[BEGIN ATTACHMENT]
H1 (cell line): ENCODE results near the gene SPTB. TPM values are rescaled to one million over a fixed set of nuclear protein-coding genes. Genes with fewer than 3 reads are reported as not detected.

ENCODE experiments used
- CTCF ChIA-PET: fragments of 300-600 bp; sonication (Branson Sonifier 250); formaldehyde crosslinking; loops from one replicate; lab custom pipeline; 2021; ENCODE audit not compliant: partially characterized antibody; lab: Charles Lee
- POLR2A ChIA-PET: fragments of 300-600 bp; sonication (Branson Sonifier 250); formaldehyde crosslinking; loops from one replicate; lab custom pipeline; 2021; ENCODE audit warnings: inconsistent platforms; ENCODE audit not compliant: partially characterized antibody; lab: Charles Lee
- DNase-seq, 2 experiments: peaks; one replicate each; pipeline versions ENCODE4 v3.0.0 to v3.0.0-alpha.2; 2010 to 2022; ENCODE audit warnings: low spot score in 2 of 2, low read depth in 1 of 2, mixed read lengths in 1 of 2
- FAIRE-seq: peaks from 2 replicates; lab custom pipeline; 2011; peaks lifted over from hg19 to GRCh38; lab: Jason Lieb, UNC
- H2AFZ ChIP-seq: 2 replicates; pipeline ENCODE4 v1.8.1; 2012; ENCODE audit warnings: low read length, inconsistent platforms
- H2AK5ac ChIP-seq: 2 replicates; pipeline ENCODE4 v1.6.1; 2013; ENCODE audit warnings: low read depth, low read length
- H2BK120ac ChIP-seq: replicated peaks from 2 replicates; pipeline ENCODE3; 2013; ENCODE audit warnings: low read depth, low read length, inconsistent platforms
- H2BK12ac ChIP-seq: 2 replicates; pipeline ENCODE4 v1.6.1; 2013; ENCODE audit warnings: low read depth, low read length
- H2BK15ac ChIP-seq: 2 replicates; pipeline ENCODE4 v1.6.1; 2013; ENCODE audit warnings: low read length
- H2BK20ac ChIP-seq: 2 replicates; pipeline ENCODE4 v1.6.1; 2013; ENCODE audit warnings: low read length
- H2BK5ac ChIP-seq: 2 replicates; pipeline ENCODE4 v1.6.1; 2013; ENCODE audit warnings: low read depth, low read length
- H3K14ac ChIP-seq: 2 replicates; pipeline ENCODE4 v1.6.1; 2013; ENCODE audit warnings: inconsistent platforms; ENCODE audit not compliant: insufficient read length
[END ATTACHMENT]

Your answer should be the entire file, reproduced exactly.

H1 (cell line): ENCODE results near the gene SPTB. TPM values are rescaled to one million over a fixed set of nuclear protein-coding genes. Genes with fewer than 3 reads are reported as not detected.

ENCODE experiments used
- CTCF ChIA-PET: fragments of 300-600 bp; sonication (Branson Sonifier 250); formaldehyde crosslinking; loops from one replicate; lab custom pipeline; 2021; ENCODE audit not compliant: partially characterized antibody; lab: Charles Lee
- POLR2A ChIA-PET: fragments of 300-600 bp; sonication (Branson Sonifier 250); formaldehyde crosslinking; loops from one replicate; lab custom pipeline; 2021; ENCODE audit warnings: inconsistent platforms; ENCODE audit not compliant: partially characterized antibody; lab: Charles Lee
- DNase-seq, 2 experiments: peaks; one replicate each; pipeline versions ENCODE4 v3.0.0 to v3.0.0-alpha.2; 2010 to 2022; ENCODE audit warnings: low spot score in 2 of 2, low read depth in 1 of 2, mixed read lengths in 1 of 2
- FAIRE-seq: peaks from 2 replicates; lab custom pipeline; 2011; peaks lifted over from hg19 to GRCh38; lab: Jason Lieb, UNC
- H2AFZ ChIP-seq: 2 replicates; pipeline ENCODE4 v1.8.1; 2012; ENCODE audit warnings: low read length, inconsistent platforms
- H2AK5ac ChIP-seq: 2 replicates; pipeline ENCODE4 v1.6.1; 2013; ENCODE audit warnings: low read depth, low read length
- H2BK120ac ChIP-seq: replicated peaks from 2 replicates; pipeline ENCODE3; 2013; ENCODE audit warnings: low read depth, low read length, inconsistent platforms
- H2BK12ac ChIP-seq: 2 replicates; pipeline ENCODE4 v1.6.1; 2013; ENCODE audit warnings: low read depth, low read length
- H2BK15ac ChIP-seq: 2 replicates; pipeline ENCODE4 v1.6.1; 2013; ENCODE audit warnings: low read length
- H2BK20ac ChIP-seq: 2 replicates; pipeline ENCODE4 v1.6.1; 2013; ENCODE audit warnings: low read length
- H2BK5ac ChIP-seq: 2 replicates; pipeline ENCODE4 v1.6.1; 2013; ENCODE audit warnings: low read depth, low read length
- H3K14ac ChIP-seq: 2 replicates; pipeline ENCODE4 v1.6.1; 2013; ENCODE audit warnings: inconsistent platforms; ENCODE audit not compliant: insufficient read length